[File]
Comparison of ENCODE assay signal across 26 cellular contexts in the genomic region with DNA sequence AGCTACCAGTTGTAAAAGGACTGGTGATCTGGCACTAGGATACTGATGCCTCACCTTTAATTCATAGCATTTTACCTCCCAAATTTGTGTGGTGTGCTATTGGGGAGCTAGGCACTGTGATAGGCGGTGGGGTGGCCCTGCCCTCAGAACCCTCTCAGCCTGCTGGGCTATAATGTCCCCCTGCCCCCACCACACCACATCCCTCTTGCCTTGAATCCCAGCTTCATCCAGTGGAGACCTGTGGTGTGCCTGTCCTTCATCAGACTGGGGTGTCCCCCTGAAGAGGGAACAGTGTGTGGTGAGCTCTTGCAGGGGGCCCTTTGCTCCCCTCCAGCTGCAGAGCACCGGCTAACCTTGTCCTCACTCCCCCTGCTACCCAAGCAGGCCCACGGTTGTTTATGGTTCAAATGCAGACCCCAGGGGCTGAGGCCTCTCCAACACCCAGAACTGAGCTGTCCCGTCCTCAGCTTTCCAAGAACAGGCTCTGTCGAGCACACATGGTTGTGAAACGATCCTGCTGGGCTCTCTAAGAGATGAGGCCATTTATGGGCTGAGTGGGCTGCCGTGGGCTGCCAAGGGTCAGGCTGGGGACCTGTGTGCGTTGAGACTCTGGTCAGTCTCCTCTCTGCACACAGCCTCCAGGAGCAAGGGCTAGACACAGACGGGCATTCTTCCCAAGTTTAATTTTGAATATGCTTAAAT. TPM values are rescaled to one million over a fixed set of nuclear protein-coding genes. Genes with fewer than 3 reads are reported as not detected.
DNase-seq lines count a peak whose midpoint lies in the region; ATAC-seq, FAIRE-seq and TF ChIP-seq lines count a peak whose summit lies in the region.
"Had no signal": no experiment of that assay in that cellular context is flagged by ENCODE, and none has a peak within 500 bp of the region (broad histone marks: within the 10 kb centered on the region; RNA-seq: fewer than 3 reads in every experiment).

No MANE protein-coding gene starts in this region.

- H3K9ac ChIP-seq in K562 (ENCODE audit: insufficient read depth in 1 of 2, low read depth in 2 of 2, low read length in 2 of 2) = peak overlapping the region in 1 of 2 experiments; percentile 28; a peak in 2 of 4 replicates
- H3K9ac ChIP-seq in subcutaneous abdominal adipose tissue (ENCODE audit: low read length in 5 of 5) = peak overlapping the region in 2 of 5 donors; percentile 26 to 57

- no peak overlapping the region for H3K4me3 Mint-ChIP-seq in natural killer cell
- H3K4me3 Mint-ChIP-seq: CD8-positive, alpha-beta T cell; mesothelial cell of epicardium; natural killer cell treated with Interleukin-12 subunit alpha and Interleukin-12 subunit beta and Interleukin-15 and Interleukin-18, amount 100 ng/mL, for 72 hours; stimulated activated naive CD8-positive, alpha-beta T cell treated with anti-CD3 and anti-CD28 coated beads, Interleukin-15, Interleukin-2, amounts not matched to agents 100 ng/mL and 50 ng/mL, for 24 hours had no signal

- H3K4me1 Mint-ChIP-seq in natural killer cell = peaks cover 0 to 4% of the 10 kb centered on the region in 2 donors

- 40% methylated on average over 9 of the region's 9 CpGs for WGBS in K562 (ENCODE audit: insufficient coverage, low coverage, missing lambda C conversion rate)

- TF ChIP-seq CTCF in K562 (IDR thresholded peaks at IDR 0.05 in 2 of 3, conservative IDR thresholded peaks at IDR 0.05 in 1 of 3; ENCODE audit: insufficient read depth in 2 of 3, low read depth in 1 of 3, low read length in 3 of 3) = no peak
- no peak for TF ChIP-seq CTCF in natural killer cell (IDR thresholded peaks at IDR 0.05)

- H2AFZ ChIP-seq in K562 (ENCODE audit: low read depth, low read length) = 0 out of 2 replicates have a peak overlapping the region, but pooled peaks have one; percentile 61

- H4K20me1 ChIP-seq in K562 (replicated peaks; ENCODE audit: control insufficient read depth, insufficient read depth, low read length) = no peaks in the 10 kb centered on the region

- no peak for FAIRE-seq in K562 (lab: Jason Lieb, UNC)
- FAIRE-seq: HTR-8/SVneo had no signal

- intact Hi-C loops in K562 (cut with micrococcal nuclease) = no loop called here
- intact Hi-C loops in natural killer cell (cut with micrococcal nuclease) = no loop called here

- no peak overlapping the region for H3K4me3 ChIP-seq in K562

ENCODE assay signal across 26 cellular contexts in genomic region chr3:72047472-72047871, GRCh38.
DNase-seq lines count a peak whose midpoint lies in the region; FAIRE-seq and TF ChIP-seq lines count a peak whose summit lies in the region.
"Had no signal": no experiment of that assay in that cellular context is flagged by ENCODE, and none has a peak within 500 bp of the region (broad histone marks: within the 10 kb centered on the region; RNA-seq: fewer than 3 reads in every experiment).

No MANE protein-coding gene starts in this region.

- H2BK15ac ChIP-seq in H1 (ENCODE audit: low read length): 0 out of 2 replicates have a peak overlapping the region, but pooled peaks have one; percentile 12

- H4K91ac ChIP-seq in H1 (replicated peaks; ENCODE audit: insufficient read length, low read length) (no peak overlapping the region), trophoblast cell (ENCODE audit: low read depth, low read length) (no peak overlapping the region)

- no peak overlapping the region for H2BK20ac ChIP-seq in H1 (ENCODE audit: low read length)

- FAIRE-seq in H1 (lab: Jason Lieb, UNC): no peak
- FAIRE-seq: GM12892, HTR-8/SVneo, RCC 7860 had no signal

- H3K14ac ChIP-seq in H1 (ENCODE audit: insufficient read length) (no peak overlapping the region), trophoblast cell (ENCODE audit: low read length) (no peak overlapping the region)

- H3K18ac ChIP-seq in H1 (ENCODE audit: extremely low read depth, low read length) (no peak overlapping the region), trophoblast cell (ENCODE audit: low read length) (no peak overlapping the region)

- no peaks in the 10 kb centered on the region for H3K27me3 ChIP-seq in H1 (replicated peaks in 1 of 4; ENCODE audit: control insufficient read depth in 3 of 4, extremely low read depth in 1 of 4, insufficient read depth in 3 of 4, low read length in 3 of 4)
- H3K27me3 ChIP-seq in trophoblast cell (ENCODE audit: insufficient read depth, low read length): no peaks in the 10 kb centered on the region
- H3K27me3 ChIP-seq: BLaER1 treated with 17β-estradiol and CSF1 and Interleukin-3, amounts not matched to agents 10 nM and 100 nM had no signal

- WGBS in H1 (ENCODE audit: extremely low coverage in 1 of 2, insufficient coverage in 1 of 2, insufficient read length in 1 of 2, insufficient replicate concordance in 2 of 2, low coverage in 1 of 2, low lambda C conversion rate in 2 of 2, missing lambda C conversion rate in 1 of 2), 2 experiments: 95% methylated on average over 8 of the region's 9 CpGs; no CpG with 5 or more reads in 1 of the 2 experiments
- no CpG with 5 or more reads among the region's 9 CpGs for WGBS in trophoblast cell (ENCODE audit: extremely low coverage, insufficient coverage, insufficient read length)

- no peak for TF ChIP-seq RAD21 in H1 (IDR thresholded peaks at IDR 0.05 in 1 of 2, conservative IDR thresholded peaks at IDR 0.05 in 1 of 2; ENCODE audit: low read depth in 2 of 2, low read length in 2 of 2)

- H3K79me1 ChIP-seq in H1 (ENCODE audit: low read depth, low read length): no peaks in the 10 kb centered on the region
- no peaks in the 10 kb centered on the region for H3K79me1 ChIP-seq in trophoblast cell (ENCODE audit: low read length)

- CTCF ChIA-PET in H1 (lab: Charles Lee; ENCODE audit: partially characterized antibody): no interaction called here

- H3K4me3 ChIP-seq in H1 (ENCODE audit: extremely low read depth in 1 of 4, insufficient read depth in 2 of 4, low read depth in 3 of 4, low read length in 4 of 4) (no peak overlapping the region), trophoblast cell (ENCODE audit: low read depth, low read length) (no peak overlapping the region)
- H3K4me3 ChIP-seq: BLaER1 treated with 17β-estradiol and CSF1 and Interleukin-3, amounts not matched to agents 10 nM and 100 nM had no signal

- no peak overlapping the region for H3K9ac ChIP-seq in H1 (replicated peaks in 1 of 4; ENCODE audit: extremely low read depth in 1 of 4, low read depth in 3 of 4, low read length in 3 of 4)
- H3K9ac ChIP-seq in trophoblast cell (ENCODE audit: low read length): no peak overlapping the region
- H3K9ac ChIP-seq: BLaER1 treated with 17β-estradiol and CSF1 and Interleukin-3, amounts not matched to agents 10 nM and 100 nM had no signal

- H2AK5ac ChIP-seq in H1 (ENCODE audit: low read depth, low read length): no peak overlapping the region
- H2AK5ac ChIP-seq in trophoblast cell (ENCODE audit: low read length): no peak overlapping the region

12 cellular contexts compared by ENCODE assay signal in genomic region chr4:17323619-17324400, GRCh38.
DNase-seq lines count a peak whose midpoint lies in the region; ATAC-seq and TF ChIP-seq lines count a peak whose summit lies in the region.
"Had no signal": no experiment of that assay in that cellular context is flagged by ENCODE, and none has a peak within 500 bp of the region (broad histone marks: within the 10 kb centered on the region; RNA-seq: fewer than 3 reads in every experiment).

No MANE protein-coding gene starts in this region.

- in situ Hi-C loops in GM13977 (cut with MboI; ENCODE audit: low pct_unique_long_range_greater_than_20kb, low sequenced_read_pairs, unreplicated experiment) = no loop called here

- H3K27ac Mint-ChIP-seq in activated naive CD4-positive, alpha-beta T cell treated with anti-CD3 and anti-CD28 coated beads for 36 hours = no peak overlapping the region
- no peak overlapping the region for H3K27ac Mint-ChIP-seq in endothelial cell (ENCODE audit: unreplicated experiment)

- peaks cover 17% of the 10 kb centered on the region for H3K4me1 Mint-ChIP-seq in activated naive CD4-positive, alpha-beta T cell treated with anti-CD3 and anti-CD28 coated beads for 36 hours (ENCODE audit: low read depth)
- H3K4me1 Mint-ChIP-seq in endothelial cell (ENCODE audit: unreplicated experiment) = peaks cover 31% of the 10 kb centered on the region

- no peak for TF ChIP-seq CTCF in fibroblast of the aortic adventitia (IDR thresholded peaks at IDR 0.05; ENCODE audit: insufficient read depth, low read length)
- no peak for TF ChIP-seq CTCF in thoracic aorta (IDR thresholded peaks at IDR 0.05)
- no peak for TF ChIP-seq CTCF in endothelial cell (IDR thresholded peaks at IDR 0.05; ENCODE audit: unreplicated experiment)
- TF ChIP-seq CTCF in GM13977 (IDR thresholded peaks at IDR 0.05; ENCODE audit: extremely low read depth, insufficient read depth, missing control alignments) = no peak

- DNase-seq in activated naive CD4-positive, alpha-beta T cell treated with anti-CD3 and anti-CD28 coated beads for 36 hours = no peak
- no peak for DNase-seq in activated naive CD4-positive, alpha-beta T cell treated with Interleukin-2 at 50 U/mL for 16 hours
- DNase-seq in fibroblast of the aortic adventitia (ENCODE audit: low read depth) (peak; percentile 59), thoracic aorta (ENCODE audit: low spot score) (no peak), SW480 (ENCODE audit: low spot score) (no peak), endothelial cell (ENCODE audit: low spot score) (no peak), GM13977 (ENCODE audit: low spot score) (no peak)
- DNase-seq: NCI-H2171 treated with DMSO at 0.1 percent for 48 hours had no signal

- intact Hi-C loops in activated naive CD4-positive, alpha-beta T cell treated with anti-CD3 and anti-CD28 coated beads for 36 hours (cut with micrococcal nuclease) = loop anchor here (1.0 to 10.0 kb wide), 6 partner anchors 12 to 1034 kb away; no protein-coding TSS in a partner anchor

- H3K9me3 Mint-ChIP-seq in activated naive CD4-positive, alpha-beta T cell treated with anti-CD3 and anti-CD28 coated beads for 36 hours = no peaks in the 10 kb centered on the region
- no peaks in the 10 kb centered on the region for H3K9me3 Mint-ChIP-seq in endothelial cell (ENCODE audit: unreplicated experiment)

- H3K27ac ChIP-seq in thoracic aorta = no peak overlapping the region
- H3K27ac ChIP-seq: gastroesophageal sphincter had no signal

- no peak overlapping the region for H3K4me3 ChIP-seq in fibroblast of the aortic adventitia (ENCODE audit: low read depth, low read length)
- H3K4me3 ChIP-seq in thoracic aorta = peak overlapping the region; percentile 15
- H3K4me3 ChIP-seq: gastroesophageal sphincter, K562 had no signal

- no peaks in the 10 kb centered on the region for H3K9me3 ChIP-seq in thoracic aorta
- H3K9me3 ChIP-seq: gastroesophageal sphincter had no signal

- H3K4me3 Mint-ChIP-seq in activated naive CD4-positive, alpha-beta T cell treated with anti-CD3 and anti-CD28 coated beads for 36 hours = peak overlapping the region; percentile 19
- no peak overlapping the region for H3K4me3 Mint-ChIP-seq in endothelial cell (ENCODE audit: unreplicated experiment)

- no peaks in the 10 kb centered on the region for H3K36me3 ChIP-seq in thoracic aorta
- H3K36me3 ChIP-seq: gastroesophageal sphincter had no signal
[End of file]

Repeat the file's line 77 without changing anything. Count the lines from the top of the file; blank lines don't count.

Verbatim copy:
- H3K36me3 ChIP-seq: gastroesophageal sphincter had no signal